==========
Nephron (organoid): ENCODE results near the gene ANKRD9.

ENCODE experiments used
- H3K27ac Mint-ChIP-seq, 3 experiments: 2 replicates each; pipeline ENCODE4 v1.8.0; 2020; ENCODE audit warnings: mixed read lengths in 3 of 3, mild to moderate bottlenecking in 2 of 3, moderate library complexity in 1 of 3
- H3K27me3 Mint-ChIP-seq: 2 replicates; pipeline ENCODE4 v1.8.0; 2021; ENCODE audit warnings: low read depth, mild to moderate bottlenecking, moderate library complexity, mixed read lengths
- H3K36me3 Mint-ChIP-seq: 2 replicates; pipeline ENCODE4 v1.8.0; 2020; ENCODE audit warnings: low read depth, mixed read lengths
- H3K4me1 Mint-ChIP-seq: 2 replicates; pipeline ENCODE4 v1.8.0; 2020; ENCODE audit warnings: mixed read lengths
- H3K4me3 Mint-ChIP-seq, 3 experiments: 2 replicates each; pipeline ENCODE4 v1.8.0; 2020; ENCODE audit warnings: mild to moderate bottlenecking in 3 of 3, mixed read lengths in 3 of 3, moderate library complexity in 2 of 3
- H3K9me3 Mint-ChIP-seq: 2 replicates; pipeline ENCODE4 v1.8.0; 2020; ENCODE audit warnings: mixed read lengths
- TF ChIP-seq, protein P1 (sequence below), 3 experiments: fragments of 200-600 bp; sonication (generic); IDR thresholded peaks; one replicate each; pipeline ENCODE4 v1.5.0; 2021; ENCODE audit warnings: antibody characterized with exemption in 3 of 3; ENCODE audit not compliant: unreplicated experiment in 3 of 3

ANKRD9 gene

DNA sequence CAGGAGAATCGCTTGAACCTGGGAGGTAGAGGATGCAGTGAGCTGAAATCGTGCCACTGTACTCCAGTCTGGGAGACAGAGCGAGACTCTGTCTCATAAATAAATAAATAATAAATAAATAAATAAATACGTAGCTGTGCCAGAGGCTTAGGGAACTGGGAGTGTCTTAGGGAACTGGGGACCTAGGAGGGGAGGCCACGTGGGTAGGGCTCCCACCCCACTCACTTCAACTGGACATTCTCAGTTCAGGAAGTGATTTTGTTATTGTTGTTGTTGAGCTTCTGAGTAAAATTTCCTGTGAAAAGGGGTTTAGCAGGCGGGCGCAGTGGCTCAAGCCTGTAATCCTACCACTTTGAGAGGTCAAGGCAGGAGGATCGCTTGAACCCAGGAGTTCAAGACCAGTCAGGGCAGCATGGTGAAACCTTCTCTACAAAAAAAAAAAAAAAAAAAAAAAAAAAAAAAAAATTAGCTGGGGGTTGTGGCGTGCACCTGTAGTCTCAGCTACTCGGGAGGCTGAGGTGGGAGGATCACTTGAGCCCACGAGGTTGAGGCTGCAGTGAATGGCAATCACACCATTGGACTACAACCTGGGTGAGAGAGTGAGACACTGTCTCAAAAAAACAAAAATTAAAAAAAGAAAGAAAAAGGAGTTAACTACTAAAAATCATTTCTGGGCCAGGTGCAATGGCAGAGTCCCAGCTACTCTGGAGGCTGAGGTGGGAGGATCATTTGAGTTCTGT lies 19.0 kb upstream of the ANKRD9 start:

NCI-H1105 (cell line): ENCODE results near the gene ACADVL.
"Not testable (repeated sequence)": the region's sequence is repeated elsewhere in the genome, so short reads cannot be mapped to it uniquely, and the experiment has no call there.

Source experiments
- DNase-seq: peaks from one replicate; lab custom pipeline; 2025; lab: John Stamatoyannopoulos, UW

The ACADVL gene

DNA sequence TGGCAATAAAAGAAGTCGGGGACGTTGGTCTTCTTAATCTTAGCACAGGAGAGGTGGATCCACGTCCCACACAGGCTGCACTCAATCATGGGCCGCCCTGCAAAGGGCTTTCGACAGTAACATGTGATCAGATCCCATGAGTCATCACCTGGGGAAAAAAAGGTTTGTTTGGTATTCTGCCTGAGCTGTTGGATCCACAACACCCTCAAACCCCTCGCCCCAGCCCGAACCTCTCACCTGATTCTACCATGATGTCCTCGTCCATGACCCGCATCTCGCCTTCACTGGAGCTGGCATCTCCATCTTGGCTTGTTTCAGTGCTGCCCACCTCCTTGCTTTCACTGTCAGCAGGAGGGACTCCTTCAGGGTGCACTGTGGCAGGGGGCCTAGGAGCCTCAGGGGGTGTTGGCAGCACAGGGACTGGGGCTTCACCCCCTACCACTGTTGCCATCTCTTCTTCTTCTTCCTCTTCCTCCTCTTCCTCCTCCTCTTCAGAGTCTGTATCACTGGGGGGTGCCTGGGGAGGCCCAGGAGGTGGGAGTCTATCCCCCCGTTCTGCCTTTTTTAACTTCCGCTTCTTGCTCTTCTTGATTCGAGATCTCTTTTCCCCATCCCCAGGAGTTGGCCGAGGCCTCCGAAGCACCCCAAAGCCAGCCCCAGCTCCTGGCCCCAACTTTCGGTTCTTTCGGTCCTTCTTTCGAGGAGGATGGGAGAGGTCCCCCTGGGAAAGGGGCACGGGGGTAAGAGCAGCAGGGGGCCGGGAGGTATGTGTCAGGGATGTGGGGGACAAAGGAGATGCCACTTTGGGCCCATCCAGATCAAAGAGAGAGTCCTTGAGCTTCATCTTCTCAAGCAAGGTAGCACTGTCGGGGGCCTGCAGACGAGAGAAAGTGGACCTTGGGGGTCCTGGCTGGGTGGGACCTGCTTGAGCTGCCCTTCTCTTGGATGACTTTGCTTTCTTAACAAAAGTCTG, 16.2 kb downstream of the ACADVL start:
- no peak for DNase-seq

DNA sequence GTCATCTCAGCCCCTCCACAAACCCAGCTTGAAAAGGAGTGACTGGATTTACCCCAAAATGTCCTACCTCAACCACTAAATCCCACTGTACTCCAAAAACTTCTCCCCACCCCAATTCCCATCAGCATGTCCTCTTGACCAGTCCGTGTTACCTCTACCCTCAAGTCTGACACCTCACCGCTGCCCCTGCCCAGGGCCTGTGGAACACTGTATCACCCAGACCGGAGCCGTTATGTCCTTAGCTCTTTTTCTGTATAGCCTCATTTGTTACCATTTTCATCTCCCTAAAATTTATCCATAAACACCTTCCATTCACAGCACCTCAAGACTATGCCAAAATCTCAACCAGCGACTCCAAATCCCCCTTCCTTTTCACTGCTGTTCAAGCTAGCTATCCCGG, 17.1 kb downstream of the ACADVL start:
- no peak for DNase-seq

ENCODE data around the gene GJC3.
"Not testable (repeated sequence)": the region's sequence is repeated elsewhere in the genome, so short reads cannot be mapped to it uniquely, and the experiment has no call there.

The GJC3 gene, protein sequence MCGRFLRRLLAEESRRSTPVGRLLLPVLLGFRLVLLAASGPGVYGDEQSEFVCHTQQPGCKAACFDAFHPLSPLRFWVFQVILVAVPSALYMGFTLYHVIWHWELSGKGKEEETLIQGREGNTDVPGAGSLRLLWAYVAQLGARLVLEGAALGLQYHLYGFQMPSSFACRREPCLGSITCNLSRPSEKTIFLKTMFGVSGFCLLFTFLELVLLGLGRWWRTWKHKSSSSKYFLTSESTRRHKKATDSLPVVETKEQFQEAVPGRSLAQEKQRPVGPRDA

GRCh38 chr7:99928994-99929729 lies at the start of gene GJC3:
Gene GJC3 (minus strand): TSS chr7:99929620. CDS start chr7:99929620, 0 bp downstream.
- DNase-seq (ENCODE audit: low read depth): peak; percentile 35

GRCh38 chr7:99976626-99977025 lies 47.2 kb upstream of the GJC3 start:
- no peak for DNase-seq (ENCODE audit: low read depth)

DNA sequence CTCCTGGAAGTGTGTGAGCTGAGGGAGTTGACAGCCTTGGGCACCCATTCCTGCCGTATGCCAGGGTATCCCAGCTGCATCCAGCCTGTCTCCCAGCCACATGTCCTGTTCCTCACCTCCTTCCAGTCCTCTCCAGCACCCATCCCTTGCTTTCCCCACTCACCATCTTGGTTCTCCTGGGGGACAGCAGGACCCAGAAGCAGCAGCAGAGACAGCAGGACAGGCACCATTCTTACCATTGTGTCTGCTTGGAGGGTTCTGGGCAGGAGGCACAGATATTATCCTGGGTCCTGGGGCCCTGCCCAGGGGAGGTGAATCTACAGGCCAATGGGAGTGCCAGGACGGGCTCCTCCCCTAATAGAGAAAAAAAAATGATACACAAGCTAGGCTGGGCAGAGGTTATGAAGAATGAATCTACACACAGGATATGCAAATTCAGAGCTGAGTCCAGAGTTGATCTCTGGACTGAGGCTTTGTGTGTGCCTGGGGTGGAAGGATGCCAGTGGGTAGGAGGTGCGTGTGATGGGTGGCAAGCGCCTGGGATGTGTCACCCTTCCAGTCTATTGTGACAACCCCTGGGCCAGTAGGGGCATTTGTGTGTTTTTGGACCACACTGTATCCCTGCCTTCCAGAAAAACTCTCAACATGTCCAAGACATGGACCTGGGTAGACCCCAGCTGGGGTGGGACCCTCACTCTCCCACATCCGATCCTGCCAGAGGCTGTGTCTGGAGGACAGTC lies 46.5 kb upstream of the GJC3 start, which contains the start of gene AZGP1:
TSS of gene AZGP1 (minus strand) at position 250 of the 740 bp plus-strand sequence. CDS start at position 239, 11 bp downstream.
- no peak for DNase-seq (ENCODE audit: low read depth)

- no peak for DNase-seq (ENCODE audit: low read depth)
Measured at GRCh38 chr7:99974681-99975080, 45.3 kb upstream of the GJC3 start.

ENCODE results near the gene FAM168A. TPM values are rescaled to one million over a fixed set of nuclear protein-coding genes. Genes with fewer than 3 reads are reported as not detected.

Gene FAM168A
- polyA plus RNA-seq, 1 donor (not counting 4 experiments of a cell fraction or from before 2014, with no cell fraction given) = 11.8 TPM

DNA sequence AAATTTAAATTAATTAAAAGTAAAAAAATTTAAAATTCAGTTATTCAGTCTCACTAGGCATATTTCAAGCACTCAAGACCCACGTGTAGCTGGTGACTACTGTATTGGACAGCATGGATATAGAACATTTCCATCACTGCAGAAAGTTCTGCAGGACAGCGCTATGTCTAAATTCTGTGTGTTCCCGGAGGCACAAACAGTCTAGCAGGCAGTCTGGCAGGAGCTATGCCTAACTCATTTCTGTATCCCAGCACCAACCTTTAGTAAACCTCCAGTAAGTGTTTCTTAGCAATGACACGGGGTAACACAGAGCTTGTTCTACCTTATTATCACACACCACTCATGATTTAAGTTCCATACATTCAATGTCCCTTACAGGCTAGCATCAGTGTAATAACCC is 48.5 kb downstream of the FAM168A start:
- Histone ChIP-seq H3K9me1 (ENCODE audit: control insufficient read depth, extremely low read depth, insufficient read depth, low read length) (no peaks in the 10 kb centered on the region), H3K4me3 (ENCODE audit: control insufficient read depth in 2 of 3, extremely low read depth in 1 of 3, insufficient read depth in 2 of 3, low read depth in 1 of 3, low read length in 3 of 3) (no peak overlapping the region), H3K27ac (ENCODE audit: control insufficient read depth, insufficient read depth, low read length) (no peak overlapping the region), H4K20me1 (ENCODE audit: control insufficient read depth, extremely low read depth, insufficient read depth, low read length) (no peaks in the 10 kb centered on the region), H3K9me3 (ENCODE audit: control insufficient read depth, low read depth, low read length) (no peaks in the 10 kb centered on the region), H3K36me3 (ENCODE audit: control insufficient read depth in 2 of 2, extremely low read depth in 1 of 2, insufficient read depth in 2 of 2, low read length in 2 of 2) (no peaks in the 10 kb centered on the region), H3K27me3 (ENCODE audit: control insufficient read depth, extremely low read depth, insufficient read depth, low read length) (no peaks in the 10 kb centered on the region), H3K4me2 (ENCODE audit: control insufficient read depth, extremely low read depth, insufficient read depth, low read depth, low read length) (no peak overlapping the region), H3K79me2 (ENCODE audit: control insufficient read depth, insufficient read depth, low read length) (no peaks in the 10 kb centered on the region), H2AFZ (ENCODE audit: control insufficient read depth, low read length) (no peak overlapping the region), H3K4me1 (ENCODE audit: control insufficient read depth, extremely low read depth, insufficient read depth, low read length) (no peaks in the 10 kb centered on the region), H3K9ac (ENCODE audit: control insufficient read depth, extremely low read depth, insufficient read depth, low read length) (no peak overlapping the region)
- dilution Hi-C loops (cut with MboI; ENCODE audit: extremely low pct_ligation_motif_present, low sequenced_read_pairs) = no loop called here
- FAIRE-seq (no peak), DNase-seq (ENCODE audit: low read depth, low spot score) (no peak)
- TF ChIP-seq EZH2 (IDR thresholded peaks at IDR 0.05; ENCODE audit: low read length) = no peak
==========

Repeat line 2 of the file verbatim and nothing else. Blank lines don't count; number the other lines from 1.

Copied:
ENCODE experiments used